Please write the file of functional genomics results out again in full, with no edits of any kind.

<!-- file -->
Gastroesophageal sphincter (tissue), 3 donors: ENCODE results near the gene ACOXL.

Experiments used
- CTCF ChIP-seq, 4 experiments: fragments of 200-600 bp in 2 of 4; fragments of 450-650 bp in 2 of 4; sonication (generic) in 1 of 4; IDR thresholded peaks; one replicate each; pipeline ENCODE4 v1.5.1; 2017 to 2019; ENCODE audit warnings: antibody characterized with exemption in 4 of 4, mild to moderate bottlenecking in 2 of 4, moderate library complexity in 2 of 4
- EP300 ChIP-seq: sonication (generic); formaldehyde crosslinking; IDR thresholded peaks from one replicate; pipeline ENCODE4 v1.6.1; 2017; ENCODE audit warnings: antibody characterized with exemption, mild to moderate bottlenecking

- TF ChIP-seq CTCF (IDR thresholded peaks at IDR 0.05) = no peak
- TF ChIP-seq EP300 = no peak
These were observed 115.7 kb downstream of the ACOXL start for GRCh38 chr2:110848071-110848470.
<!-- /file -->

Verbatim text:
Gastroesophageal sphincter (tissue), 3 donors: ENCODE results near the gene ACOXL.

Experiments used
- CTCF ChIP-seq, 4 experiments: fragments of 200-600 bp in 2 of 4; fragments of 450-650 bp in 2 of 4; sonication (generic) in 1 of 4; IDR thresholded peaks; one replicate each; pipeline ENCODE4 v1.5.1; 2017 to 2019; ENCODE audit warnings: antibody characterized with exemption in 4 of 4, mild to moderate bottlenecking in 2 of 4, moderate library complexity in 2 of 4
- EP300 ChIP-seq: sonication (generic); formaldehyde crosslinking; IDR thresholded peaks from one replicate; pipeline ENCODE4 v1.6.1; 2017; ENCODE audit warnings: antibody characterized with exemption, mild to moderate bottlenecking

- TF ChIP-seq CTCF (IDR thresholded peaks at IDR 0.05) = no peak
- TF ChIP-seq EP300 = no peak
These were observed 115.7 kb downstream of the ACOXL start for GRCh38 chr2:110848071-110848470.